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“We shouldn’t justify rape”- Kgosi Seboko, Sakufiwa

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Kgosi Mosadi Seboko of Balete has come to the defence of abused women by challenging liberated men to start empowering other men on life issues.

Kgosi Seboko says that men who have a good understanding of their role as protectors of women and children should teach others how to go about it. “Men shouldn’t rape us. It doesn’t matter where a woman is, she should never get raped. Go betelela ke bophologolo and men should man up and protect women and girls,” she says.

She laments that women get raped anywhere, whether it is at bars, or in the comfort of their homes. “We have cases where women were raped by their neighbours, girls raped by their stepfathers and women raped wearing long dresses. So it’s not about how you look and where you are,” she says. But the Kgosi and her ilk speak off tangent with Texas Congresswoman Eddie Bernice Johnson, who reckons that women bear some of the responsibility in preventing sexual harassment and abuse. 

Johnson says that women should understand that ‘rights come with responsibilities.’ Of course she angered feminists when she told NBC 5 news station late last year that she was disappointed and angered by the allegations of sexual harassment, abuse and misconduct against Hollywood heavyweight Harvey Weinstein. The Democratic Congresswoman who represents Texas’ 30th district says that a woman’s behaviour, including the way she dresses, can invite sexual harassment and assault.  “I grew up in a time when it was as much the woman’s responsibility as it was a man’s ― how you were dressed, what your behaviour was,” Johnson said.

“I’m from the old school that you can have behaviours that appear to be inviting. It can be interpreted as such. That’s the responsibility, I think, of the female. I think that males have a responsibility to be professional themselves,” she said.  Johnson believes that sexual harassment and assault happen because women allow it.  “I think we also need to start talking about the power that women have to control the situation.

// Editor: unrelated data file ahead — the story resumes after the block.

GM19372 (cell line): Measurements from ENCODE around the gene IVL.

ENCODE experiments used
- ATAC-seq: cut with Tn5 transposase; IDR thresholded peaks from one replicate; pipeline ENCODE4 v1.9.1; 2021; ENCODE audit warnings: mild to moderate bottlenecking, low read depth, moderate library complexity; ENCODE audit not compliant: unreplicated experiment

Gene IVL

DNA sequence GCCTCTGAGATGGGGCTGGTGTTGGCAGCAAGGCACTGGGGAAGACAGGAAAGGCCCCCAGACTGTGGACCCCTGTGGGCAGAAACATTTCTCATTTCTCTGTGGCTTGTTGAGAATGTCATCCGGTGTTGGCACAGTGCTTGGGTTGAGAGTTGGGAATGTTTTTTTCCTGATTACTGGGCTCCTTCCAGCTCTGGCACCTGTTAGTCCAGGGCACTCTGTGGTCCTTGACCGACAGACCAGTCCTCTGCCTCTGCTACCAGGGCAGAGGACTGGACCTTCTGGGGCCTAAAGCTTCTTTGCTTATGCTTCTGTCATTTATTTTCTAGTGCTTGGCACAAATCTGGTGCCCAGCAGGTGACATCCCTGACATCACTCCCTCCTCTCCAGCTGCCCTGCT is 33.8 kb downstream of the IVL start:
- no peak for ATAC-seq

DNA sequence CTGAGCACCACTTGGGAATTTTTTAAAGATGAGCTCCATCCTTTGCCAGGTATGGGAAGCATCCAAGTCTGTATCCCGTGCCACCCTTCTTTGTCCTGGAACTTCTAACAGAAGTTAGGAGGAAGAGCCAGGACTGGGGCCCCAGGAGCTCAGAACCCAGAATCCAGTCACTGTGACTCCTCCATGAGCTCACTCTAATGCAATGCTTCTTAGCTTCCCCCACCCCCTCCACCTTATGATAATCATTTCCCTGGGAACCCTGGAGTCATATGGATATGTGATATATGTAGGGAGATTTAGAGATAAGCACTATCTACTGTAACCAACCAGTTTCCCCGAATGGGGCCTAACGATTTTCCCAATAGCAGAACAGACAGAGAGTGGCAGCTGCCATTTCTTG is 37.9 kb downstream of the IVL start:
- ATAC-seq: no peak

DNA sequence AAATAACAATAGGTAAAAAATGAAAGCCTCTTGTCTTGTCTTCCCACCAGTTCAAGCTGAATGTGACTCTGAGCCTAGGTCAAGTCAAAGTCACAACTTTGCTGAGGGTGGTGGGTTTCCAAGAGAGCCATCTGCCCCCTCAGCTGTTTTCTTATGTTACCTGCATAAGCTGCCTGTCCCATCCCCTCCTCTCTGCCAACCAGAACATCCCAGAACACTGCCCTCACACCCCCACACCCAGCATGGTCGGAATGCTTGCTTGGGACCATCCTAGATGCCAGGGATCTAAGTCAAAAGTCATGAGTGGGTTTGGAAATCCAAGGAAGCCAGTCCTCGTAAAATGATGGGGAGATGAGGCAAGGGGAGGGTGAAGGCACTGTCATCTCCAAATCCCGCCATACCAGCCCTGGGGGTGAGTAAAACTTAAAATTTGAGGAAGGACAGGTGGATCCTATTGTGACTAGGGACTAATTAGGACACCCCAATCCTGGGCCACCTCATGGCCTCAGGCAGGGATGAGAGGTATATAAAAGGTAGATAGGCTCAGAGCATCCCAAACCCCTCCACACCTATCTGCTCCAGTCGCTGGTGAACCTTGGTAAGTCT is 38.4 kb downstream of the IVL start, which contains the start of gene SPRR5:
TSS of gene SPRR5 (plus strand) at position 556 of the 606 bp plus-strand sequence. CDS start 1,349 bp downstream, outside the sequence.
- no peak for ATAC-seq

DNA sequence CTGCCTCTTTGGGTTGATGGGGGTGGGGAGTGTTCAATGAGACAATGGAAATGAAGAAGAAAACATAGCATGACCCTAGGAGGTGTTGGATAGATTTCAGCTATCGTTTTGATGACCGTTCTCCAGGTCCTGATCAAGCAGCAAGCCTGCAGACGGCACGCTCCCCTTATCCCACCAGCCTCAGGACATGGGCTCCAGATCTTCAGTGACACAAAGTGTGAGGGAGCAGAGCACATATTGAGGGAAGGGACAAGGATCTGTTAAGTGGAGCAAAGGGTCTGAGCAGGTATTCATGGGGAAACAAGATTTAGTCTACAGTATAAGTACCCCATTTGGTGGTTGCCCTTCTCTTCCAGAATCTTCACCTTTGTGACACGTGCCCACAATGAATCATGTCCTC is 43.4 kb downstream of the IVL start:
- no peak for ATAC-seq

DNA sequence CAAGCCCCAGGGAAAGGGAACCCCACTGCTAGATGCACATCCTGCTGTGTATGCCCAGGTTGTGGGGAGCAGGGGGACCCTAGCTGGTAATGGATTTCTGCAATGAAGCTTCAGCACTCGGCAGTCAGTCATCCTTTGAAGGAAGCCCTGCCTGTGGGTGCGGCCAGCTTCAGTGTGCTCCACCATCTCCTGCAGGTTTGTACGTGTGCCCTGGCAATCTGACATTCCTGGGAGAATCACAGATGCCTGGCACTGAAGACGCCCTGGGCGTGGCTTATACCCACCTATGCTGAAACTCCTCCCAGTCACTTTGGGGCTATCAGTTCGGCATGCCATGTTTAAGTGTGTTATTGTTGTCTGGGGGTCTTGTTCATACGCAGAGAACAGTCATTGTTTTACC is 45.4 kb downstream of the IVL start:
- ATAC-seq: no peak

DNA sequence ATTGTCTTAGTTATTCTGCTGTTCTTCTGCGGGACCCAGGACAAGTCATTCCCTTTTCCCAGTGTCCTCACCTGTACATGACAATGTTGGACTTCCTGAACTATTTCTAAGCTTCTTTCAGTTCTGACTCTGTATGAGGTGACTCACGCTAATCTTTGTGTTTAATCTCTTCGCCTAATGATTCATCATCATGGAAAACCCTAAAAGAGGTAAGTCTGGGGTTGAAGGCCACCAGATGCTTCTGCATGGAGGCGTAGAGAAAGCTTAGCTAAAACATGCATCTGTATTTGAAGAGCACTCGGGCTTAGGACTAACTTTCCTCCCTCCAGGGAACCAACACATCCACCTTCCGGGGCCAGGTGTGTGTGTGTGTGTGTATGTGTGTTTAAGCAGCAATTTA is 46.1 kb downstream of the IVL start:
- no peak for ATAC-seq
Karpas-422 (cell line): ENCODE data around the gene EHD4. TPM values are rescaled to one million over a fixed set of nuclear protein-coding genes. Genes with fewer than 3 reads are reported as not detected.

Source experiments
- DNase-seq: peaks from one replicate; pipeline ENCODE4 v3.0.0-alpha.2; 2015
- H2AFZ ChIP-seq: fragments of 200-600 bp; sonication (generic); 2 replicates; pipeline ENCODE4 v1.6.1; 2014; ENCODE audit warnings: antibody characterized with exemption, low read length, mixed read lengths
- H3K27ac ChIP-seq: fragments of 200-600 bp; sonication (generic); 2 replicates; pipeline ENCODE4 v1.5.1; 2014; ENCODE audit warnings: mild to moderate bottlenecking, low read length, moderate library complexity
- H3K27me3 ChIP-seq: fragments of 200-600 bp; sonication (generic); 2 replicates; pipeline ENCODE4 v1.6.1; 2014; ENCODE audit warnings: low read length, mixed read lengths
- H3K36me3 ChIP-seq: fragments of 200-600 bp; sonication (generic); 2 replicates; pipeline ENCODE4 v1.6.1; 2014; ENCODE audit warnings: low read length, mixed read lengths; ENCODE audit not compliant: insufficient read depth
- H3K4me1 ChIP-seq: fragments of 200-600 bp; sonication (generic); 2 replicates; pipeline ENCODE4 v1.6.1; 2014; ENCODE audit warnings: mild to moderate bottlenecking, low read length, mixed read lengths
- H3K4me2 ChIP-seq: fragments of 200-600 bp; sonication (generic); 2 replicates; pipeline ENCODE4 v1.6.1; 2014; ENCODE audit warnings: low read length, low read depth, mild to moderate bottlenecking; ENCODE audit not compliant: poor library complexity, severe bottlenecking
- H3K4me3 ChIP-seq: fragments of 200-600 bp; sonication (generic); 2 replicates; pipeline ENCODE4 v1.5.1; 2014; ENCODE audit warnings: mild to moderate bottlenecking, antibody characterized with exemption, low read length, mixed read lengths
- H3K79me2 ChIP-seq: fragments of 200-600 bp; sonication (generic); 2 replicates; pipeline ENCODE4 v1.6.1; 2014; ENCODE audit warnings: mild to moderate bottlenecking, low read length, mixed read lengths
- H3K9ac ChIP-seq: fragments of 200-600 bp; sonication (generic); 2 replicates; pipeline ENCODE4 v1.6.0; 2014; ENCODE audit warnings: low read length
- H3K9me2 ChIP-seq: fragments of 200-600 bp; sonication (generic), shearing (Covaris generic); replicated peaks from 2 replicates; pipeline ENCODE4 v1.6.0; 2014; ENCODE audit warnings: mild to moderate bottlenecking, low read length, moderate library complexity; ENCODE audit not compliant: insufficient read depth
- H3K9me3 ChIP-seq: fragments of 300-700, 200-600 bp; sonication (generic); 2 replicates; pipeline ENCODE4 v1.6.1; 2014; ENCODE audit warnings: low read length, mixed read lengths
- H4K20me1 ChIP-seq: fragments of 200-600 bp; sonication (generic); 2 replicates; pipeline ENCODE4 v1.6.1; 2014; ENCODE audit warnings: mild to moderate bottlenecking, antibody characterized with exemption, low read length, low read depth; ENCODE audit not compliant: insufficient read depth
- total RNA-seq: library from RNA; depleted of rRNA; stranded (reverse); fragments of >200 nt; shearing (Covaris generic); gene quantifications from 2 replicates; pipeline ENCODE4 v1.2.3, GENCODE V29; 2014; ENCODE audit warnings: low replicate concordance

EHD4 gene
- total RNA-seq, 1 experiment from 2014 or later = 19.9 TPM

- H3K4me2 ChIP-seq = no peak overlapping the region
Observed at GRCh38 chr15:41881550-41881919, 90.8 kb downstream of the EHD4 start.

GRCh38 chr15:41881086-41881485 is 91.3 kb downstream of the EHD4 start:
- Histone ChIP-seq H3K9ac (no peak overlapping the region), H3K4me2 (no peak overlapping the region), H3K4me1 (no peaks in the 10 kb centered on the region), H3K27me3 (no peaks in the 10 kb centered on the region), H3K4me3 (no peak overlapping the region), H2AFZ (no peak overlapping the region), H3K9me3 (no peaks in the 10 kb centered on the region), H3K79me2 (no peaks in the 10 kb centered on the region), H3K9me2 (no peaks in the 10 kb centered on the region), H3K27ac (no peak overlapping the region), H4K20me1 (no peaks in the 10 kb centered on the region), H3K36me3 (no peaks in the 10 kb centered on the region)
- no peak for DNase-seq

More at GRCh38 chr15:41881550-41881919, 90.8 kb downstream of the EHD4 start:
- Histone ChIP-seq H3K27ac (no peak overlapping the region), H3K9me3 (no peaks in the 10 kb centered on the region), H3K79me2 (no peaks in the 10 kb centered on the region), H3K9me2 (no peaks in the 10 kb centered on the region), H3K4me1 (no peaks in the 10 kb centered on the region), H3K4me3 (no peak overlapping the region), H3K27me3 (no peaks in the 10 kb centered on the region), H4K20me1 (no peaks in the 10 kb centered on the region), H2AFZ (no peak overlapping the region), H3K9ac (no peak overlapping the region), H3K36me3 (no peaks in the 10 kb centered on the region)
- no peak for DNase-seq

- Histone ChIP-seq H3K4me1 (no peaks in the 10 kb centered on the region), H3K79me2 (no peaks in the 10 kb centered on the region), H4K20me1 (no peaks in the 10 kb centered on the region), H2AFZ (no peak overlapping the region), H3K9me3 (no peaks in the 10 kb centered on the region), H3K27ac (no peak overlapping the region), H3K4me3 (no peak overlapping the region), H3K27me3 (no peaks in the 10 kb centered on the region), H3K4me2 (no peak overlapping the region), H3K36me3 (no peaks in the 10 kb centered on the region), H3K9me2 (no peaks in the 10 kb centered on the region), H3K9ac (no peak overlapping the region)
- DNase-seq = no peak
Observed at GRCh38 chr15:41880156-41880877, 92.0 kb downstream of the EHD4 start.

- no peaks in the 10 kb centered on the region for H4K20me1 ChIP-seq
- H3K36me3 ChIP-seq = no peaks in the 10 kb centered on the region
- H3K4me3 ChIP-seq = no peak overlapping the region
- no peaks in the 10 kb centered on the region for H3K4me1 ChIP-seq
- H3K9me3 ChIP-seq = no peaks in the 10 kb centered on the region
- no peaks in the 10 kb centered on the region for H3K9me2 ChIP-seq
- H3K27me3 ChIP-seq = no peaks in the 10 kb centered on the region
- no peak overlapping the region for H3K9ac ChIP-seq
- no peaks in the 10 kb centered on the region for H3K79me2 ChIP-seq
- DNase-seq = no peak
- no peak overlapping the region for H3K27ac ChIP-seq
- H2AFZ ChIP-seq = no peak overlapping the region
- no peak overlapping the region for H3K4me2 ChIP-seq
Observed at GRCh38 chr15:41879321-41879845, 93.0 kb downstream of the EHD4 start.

There’s law enforcement, you can refuse to cooperate with that kind of behaviour,” she said. “I think that many times, men get away with this because they are allowed to get away.” But Kagisano Women’s Shelter director Lorato Moalosi-Sakufiwa, like Kgosi Mosadi Seboko, says that the issue is rape and not what women wear or where they go. “Going to drink is not a crime, neither is wearing mini-dress. The perpetrator should stop,” she states, citing the recent Tlokweng cases to show that women get raped even at their homes.

Recently, a woman aged below 25 was raped by four men behind a bar in Molepolole. At the scene, there were witnesses that blamed her for being over-drunk. “Even when we called the police, they found her drunk. She didn’t even know that she had been gang-raped,” a witness said. Botswana Police Service public relations officer, Assistant Commissioner Dipheko Motube says statistics from crime overview for the festive season show that 110 rape cases were recorded from December 18, 2017 to January 3, 2018.

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BMC secures beef market in Seychelles

Dikarabo Ramadubu

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Botswana Meat Commission (BMC) will soon start to sell its beef to the Island of Seychelles. Not only will they sell frozen raw meat, but will also send corned beef for trial in the Island.

All this is thanks to last week’s visit by President Mokgweetsi Masisi who included in his delegation executive management of the BMC, led by Chief Executive Officer, Dr Akolang Tombale.